Confessions of a Teacher

Teaching in a Post-Union World

The week before school begins, our education association is fortunate enough to sit down with the new educators hired in our district and encourage them to sign-up for our association. While this seemed pretty cut-and-dry when I was first hired 10 years ago, the discussion has rapidly changed and the difficulty increased. As more educators leave the room with their paperwork in hand, wanting to “think about” joining, many applaud the dwindling membership.
That’s because teacher’s unions are losing the PR battle, and when you lose the support of the public (especially those who can become memers), it’s hard to recapture it.
That’s for a variety of reasons – some see the union leaders as fat cats, some see the union as an organization that protects bad teachers, some have high expectations they felt aren’t met, and others simply despise the politics of it all, especially if the union endorses candidates they themselves have trouble vouching for.
These are all fair accusations, and it’s a discussion that the union needs to continually engage with its potential and current members.
But what if those who applaud the union’s demise win? What would it be like teaching in a non-union world?
While Pennsylvania’s teachers’ unions are relatively strong, many states’ union powers have been clipped. It’s places where unions have been leveled that we can learn what it would be like teaching as non-union employees:
For states where collective bargaining is illegal, they rely on collective begging. Teachers in Virginia, Texas, Georgia, North and South Carolina are often handed their contracts by the district; many place the contracts in the employee handbook. Additionally:
With a collective hands on their hips, many educators who live in these states have to say, “If we want to work here, we’ve got to follow their rules and that’s it. No input on our end unless it’s asked.”
That includes salary (which tends to be lower in states that either prohibit or don’t guarantee collective bargaining), health care, benefits, pension, and working conditions, among many other things negotiated in a teaching contract.
Some of our own writers in states where collective bargaining isn’t guaranteed have to do some really rigid things as educators, like one who had to ask her principal for permission to interview for another job! Where does a non-compete clause make sense in any realm of the education world?
Educators at a charter school in my home state of Pennsylvania learned the importance of a union. Commonwealth Charter Academy (owned by educational business giant Pearson) is one of the largest online charters in our state. When the teachers (who were non-union) didn’t feel like they were being heard when it came to lower pay, lower benefits, and increased workload, they approached the state union and began organizing. Commonwealth capitulated to its teachers and said that it would meet all of their demands, but they would have to guarantee they would not form a union. They didn’t have a strike, but it was the closest they could approach that and be heard.
While the teachers there made that deal with the charter school, what card would they have to play if joining a union wasn’t a possibility?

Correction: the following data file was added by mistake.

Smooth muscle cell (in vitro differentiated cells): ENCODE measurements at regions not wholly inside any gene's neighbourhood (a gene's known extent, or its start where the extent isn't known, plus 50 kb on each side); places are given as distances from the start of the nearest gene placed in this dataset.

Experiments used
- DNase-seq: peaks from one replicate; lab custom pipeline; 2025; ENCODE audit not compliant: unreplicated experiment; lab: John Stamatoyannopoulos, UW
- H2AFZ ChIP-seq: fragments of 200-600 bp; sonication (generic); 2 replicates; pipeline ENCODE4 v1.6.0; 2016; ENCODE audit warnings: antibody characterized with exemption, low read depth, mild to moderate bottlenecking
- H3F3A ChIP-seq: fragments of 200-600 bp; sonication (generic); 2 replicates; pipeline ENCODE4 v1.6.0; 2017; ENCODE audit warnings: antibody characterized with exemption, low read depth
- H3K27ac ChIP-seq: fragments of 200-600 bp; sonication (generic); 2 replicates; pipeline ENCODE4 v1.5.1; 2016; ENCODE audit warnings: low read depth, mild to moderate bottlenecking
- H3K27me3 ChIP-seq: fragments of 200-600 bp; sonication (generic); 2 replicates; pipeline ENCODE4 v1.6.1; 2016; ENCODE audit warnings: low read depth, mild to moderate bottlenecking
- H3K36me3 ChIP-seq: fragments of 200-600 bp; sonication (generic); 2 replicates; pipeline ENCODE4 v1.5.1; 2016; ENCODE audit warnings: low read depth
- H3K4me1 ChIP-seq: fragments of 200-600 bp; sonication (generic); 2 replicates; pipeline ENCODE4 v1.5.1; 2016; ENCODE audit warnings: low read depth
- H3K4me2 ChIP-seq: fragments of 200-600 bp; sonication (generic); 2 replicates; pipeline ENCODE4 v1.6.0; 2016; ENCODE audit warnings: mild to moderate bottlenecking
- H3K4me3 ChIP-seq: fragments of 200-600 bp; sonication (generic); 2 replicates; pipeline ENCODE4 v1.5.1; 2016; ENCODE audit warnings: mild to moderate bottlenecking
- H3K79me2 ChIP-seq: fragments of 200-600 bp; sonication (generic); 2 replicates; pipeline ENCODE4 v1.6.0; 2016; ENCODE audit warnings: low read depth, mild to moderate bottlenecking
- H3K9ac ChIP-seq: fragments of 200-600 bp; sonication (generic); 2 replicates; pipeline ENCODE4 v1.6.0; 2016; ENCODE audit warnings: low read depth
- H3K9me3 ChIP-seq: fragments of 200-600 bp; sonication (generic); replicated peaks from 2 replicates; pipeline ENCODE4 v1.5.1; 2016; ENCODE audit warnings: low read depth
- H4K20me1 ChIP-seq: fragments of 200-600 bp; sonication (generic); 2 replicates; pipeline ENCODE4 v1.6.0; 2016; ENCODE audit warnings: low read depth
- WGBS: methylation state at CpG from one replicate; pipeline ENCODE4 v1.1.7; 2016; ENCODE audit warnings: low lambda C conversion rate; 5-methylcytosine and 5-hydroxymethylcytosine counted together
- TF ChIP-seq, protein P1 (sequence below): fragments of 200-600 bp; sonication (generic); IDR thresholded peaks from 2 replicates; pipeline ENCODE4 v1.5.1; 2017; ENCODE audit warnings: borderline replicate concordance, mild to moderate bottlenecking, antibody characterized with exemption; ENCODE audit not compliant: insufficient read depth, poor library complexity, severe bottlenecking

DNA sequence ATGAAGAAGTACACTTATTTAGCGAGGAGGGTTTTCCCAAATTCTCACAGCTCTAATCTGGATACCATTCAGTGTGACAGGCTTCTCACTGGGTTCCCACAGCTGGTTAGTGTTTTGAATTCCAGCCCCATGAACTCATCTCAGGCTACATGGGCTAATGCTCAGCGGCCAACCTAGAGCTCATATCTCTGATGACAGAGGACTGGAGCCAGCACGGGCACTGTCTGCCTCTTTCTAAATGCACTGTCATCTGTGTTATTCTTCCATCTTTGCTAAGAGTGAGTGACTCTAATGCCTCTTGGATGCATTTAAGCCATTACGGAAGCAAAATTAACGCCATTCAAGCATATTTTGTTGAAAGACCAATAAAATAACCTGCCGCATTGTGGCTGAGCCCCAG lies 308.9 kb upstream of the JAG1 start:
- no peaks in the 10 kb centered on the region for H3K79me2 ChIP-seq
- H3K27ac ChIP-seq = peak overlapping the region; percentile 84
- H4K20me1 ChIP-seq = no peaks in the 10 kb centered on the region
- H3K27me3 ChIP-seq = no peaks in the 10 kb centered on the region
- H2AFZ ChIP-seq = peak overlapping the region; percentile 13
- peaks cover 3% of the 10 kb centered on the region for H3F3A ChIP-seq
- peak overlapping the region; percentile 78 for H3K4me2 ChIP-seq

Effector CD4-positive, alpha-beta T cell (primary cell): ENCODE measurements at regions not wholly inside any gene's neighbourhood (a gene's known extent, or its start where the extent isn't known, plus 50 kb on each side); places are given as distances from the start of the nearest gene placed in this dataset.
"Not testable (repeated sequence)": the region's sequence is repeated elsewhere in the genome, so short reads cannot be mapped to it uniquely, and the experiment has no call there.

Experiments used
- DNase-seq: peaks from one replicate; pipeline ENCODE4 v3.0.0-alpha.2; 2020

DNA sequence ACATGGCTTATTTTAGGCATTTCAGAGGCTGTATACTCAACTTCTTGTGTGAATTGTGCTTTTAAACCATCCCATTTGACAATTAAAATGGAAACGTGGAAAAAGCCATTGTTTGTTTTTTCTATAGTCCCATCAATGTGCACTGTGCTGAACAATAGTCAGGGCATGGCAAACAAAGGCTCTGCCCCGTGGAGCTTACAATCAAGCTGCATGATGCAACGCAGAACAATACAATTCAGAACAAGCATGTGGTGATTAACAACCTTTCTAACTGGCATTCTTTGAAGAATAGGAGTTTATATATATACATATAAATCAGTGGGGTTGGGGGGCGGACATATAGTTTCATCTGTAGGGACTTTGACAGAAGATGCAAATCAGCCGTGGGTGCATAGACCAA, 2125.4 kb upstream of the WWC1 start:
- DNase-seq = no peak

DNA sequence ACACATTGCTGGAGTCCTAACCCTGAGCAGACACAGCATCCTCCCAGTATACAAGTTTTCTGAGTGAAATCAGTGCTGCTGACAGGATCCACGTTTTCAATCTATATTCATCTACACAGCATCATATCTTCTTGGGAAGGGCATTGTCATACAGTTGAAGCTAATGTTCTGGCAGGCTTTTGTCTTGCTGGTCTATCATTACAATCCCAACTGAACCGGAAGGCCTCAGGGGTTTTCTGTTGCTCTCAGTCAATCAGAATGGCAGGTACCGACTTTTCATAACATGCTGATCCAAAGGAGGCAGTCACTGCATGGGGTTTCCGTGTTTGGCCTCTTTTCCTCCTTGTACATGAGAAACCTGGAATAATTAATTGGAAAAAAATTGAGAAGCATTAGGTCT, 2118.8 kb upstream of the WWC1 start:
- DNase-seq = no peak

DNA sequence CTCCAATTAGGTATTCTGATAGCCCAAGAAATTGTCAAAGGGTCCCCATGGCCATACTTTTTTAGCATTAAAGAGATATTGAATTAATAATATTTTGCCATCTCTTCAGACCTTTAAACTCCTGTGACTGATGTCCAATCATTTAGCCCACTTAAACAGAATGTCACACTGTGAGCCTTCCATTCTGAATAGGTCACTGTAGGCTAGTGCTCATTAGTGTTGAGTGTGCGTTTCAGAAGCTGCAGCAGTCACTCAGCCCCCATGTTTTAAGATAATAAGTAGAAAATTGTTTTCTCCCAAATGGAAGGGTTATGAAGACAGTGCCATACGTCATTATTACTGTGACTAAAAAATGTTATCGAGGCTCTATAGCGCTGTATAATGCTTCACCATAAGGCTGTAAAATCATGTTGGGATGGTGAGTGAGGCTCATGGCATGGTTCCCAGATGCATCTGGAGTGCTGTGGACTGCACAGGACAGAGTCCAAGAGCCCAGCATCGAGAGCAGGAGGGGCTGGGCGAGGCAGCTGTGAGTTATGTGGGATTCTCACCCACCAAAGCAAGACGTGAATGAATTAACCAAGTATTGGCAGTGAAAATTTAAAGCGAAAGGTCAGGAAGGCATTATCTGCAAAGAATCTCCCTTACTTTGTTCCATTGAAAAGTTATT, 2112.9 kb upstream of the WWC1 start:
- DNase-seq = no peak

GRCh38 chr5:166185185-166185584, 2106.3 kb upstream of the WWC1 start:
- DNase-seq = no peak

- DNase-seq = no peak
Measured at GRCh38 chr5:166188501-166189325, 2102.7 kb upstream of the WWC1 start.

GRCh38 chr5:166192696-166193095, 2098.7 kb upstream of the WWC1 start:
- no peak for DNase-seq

Let’s examine one of those cards, which is called the American Association of Educators (AAE). Backed by many union-busting all-star donors (Waltons, Scaifes, etc), they offer what they consider no-nonsense membership for approximately $200 annually. They employ one lawyer to handle the amount of no-nonsense issues that affect education, which to aside from “forced unionism” and scholarships, is about it. What would we want from an organization that isn’t willing to fight the big battles? And what will we have to do if it’s no longer there?
Another card that can be played would be forming an unaffiliated association. They can form a “faculty senate,” as teachers did in Clovis, Calif. But what legal standing is there for non-union recommendations or settlements? What amount of input would the teachers be guaranteed? What would be in place to not just protect their positions and their standing in the classroom, but their voice?
If you feel like I’m conducting a rhetorical question train, “Choo. Choo.”
Some educators have also questioned another component of unionism: should they be compelled to pay union “fair share” dues if they decide to opt out of the association? The argument against paying dues has validity, as these educators ask, “why do I have to pay for an organization that I don’t believe in?”
The answer here is as old as America and as recent as mandatory public education. In one regard, why should all Americans have to follow laws they don’t believe in? Because it’s for the collective good. Why are all Americans expected to pay for public schools? Because it’s for the common good. Why do teachers have to pay into a union they don’t believe in? Because the negotiated contracts are for their common good. They’re actually even for the students’ common good.
The erosion of a union will most notably lead to increasing class loads, expectations, working hours, working days, and scrambling to encourage young and old professionals to enter our crucially important field.
It will also lead to decreasing salary, benefits, health care coverage for spouses and children, professional input, the ability to speak in public on education, students’ performance, and overall future of education.
What will it be like teaching in a post-union world? We soon might find out.

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